Several riders categorize Europe, and you will see them on bike lanes and cross-country trails. This is because of the eco-friendliness and portability of the electrically powered bike. In Europe, riders do not require a license, causing the need for setting specific regulations and laws. The main reason for this is to ensure riders' safety. On the other hand, people who ride an e-bike with 250 W and above should register their e-bikes or get a license. As you increase your e-bike speed, it is only expected that you reduce the power output without exceeding 25 km/h. You cannot also receive assistance when you ride beyond the maximum speed. Also, the e-bike motor should only serve as an assistant and not be allowed to operate alone. Furthermore, every European Union country has specific rules guiding e-bike usage. These rules are further discussed below.

Belgium

The Belgium bike authority believes that e-bikes can be placed into diverse categories. Hence, Finland's authoritative body recognizes e-bikes according to speed limits and power rates. Firstly, every age group should wear a helmet when using an assist level of 25 km/h, with a 250 W power rate. Belgium further categorizes e-bikes as a motorized feature. Only 16 years and above can ride the motorized e-bikes with a 1000 W and assist level of 25 km/h. Mopeds or speed Pedelecs are the last categories of e-bikes, with a 45 km/h speed and 4,000 W.

Finland

The Finland e-bike requirement is mainly on the speed limit and power output, which are 25 km/h and 250 W. Before you can ride with an extra power rate, it is mandatory to get a license or register the e-bike. You must also provide insurance proof to ride between 250 W and 1000 W. However, e-bikes in this category refer to the L1e-A, allowing the motor to assist you without pedaling. However, the speed limit is fixed in Finland, even for e-bikes built with a separate assist.

France and Germany

The maximum speed for riding in Germany is 20 km/h, while in France is 25 km/h. However, France allows a category of e-bike called speed pedelecs, which may operate as high as 45 km/h. Meanwhile, Germany only will enable riders to go beyond the 20 km/h, provided there is a helmet. Germany's power output limit is 500 W, but you will need a number plate and proof of insurance. On the other hand, France only permits e-bikes with tax clearance and an authorized manufacturer. Fortunately, Honbike produces its HF01 and U4 products, following European standards. As a result, you are less bothered if you order from the Honbike brand.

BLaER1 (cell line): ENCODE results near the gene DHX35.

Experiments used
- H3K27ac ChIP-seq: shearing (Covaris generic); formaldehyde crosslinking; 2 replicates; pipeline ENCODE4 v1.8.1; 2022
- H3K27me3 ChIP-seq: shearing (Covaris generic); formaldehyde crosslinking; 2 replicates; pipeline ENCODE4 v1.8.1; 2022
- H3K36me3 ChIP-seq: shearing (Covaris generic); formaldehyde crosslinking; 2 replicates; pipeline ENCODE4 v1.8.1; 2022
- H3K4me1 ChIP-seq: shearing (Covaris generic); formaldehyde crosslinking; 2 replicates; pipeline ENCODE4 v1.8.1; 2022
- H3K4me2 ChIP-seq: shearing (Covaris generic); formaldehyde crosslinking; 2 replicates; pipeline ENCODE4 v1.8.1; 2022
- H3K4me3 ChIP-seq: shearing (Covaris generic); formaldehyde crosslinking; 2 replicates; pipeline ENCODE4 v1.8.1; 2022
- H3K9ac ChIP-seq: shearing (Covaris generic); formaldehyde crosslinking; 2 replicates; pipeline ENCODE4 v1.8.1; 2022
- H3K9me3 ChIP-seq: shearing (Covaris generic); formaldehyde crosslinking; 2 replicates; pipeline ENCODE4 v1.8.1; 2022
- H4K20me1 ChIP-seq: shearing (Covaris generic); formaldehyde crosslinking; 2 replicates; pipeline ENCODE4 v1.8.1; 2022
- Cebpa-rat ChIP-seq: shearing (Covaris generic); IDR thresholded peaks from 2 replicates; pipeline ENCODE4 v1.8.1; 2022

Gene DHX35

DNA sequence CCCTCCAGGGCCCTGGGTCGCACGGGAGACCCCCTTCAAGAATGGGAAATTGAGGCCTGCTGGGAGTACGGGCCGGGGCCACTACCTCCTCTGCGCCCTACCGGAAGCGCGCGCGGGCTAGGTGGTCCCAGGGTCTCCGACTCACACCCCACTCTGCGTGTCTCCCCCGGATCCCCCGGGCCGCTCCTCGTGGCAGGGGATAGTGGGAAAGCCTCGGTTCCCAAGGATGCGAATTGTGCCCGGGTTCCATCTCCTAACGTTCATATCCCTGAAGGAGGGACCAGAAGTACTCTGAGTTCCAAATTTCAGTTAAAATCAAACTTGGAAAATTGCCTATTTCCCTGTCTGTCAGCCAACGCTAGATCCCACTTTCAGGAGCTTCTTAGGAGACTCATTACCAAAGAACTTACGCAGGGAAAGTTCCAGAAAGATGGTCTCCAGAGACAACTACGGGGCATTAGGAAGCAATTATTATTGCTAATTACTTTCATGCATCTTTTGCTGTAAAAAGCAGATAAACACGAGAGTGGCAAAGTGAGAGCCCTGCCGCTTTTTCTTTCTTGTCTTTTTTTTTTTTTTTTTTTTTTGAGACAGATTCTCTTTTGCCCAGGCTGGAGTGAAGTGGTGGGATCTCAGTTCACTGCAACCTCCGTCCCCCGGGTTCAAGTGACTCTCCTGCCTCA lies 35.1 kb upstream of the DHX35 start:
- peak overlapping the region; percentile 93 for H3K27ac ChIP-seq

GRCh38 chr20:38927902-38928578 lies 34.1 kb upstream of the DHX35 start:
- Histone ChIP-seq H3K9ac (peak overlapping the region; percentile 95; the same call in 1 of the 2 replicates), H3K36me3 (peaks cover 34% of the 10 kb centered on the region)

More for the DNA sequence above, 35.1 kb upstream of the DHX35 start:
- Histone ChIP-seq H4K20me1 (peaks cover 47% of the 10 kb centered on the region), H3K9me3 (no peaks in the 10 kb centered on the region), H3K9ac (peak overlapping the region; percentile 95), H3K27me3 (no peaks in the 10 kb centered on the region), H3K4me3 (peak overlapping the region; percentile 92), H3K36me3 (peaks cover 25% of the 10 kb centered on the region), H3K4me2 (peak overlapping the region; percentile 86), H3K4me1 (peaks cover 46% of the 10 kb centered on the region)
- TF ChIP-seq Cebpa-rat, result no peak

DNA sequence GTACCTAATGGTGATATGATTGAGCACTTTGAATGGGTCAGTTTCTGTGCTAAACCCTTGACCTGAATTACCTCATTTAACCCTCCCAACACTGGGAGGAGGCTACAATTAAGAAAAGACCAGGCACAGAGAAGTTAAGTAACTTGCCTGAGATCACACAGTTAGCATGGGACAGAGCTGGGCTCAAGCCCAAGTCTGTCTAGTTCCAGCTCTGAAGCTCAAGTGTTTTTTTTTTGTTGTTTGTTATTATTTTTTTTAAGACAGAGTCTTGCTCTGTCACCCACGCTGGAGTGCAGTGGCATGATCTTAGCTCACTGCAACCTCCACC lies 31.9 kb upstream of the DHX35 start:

Italy and Ireland

Italy specifies the maximum speed for riders based on your riding path. For instance, riders can not exceed 6 km/h when riding in a pedestrian lane. You can go as far as 25 km/h in Italy, only if it is a bike lane. You don't have to get insurance or a license, but at 14-18 years, riders are mandated to wear a helmet. More so, 14 years and below, individuals are not of legal age to ride in Italy.

 

Contrary to Italy, Ireland has no solid regulation guiding e-bike usage. According to the Minister of Transport, deliberations concerning e-bike usage in Italy are ongoing. However, residents can expect no strict insurance or e-bike registration laws. For now, 16 years and below, riders are not of legal age to ride in Ireland. Meanwhile, 16-18 years should wear helmets, restricting riders from footpaths.

The United Kingdom

E-bike riders are not permitted to go beyond the maximum power output of 250 W and speed of 25 km/h. Moreover, a rider cannot use an e-bike beyond 30 kg; the legal age for authorized riders is 14 years old. The Honbike U4 weight is 20 kg, with a capacity to load 120 kilograms of luggage. Hence, you are on the safe side if you are considering this e-bike model.

Conclusion

Before purchasing an electric bicycle, understanding your province's various classes of e-bikes is paramount. It also helps in identifying national requirements and prevents legal charges. Many new riders have fallen victim to enormous legal demands due to a lack of knowledge. Hence, make sure to know what counts as an e-bike, especially in your province.